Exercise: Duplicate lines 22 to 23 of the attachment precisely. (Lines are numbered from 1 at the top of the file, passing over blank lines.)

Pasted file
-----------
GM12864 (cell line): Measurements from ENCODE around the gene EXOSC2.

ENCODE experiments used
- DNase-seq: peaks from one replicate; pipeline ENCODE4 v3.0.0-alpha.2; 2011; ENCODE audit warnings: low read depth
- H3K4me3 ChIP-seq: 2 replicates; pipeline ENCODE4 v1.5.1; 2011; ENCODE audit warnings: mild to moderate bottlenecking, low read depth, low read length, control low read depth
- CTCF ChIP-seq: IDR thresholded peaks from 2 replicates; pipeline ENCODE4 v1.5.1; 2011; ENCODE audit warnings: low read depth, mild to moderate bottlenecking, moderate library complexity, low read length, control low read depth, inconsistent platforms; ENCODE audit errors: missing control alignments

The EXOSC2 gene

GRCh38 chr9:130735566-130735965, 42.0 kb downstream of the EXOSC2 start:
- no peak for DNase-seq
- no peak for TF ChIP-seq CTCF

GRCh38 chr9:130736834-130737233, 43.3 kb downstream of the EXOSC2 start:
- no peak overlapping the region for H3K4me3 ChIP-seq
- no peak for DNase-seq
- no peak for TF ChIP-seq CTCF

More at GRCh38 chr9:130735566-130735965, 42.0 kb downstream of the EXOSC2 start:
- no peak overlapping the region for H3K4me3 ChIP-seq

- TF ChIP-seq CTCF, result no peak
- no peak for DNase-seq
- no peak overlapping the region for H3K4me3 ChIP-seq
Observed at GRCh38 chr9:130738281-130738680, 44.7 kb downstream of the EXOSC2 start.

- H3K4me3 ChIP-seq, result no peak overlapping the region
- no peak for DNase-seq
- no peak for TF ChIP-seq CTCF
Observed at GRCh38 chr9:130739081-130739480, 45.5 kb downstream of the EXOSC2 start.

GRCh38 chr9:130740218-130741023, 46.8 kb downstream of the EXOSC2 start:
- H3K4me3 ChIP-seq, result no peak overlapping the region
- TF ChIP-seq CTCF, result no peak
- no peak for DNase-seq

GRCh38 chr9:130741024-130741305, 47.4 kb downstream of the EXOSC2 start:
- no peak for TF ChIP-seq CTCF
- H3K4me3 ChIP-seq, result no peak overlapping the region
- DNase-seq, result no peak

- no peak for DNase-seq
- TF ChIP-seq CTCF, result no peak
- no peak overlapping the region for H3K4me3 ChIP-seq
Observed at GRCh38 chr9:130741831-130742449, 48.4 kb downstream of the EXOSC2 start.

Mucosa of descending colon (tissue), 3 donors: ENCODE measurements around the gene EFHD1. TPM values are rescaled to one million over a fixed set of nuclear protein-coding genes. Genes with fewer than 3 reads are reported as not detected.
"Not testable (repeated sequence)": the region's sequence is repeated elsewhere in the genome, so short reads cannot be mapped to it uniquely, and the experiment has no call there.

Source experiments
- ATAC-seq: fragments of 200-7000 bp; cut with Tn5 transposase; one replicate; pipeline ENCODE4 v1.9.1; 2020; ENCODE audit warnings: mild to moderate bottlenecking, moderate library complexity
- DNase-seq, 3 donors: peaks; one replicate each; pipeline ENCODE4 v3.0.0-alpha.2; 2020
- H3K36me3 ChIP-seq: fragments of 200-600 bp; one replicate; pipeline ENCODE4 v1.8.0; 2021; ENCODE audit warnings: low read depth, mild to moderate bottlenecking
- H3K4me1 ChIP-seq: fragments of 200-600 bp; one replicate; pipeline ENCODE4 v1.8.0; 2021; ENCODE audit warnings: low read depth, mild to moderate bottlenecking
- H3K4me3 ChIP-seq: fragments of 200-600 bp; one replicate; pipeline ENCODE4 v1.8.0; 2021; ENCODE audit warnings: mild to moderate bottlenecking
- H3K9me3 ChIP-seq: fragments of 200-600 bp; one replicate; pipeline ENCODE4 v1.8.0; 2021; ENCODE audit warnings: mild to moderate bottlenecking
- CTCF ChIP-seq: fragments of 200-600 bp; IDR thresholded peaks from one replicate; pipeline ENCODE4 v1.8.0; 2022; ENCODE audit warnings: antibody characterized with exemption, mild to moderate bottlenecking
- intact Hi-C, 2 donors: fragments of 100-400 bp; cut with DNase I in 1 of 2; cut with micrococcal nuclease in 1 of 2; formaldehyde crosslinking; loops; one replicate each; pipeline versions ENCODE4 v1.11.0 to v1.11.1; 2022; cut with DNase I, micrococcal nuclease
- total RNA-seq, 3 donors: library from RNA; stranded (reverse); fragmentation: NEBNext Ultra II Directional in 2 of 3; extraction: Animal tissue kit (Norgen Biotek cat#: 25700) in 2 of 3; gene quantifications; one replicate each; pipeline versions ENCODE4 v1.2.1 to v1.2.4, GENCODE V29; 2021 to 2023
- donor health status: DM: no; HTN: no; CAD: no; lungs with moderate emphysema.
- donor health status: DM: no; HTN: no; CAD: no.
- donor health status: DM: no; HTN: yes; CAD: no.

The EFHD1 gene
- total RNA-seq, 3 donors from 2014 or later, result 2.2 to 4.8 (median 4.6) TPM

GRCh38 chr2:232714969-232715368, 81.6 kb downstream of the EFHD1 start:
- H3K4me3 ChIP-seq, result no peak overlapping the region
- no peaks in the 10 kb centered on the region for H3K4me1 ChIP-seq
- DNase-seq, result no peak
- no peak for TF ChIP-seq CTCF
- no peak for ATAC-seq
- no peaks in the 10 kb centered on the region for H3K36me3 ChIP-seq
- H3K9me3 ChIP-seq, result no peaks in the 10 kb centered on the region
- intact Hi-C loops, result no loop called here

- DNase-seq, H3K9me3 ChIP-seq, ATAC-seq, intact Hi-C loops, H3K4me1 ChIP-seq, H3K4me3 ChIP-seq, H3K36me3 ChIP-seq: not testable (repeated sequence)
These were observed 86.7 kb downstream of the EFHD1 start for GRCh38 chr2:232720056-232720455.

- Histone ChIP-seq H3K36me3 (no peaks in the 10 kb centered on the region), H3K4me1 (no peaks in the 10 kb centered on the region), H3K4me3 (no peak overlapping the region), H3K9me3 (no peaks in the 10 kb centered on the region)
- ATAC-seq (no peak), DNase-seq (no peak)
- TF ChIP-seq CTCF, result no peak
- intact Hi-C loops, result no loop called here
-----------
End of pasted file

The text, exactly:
- no peak for TF ChIP-seq CTCF
Observed at GRCh38 chr9:130739081-130739480, 45.5 kb downstream of the EXOSC2 start.